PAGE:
According to WHO, “the most critical group includes multidrug-resistant bacteria that pose a particular threat in hospitals, nursing homes, and among patients whose care requires devices such as ventilators and blood catheters. This includes Acinetobacter, Pseudomonas, and various Enterobacteriaceae (including Klebsiella, E. coli, Serratia, and Proteus), which can cause severe and often deadly infections such as bloodstream infections and pneumonia.”

These bacteria have become resistant to a large number of antibiotics, including carbapenems and third-generation cephalosporins, the best available antibiotics for treating multi­drug resistant bacteria.

On the other hand, the high and medium priority categories include other increasingly drug­-resistant bacteria that cause more common diseases such as gonorrhoea and food poisoning caused by salmonella.

Back to the dialogue: It was noted that “countries, such as the Philippines, that currently have high malaria, HIV and TB cases, along with AMR, are expected to suffer more.”

What about microorganisms in animals? Microorganisms in animals may cause financial losses to farmers and affect consumers’ confidence in food safety, thus reducing the demand for these food products.

For one thing, the “One Health Approach” “recognizes the interdependence of the human, animal, environmental and economic sectors in determining the health impacts and considerations of a country.” It is only through this integrated approach that the growing problem of antimicrobial resistance can be solved.

According to the latest DOH report on the Antimicrobial Resistance Surveillance Program (ARSP) report in 2015, “organisms commonly involved in deadly human infections are responding less and less to antibiotics.” The report goes on to say, “The alarming fact is that these bacteria are not just becoming resilient to first-line antimicrobials such as fluoroquinolones and third-generation cephalosporins, but also to strong, last-resort antibiotics called carbapenems.”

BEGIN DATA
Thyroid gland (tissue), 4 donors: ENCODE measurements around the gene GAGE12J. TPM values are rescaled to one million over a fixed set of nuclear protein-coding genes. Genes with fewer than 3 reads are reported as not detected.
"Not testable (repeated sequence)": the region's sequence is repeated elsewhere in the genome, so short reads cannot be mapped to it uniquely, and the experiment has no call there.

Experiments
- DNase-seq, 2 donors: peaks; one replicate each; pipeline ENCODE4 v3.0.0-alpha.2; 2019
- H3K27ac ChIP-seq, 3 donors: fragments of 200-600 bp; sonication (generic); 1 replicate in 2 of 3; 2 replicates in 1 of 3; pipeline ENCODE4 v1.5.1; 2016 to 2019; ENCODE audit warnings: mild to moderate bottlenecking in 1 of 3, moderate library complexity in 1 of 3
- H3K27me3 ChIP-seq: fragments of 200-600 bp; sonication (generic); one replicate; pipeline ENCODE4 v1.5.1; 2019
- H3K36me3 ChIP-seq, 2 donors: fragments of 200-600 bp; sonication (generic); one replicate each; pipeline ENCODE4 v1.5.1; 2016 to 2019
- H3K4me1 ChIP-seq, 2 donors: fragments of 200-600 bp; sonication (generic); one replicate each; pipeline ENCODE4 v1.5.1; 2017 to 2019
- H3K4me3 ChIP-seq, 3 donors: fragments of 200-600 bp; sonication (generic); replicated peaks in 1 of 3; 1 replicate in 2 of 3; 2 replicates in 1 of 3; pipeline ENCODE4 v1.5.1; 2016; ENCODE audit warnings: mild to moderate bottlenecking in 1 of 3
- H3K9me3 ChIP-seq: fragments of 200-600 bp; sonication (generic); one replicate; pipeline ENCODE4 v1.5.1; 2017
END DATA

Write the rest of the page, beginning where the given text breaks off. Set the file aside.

Dr. Korman tackled cases of AMR in hard-to-treat, frequently-recurring, and life-threatening infections such as complicated urinary tract infection and complicated intra-abdominal infection (cIAI).

Treating these infections with carbapenems leads to increasing resistance. The patient may get well, but, at the same time, the development of carbapenem resistance in the infecting organism has been accelerated.

MSD addresses this problem by continuously innovating treatment options. Says Dr. Butch Recto, MSD medical director, “In a sense, microorganisms have been developing resistance to drugs faster than we humans are able to develop new drugs. This is the situation that we have to overcome by strengthened research and development.”

The dialogue called on everyone to do their part in battling AMR. The public can do its part by not resorting to self-prescription and antibiotic abuse.

Healthcare providers are also urged to actively participate in the government’s antimicrobial surveillance program, to monitor the presence of AMR in the country and guide doctors in handling infections more effectively and efficiently.

Are you aware of the fact that there’s a Philippine Antibiotic Awareness Week? In November last year, community membes came up with informational drives on AMR.

MSD was also one of top three winners of the “AMR Warriors” awards.

Dr. Recto concludes, “The battle against AMR is continuous and we cannot relent. It is difficult, but with concerted effort — from patients and doctors, to the government as well as the private sector — we can be optimistic of a world finally free from AMR.”